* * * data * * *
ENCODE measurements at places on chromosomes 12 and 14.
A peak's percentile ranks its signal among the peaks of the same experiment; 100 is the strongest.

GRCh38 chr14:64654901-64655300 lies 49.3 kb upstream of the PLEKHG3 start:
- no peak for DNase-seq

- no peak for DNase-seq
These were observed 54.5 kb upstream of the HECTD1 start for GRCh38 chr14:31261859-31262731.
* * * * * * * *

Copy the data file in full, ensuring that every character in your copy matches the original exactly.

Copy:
ENCODE measurements at places on chromosomes 12 and 14.
A peak's percentile ranks its signal among the peaks of the same experiment; 100 is the strongest.

GRCh38 chr14:64654901-64655300 lies 49.3 kb upstream of the PLEKHG3 start:
- no peak for DNase-seq

- no peak for DNase-seq
These were observed 54.5 kb upstream of the HECTD1 start for GRCh38 chr14:31261859-31262731.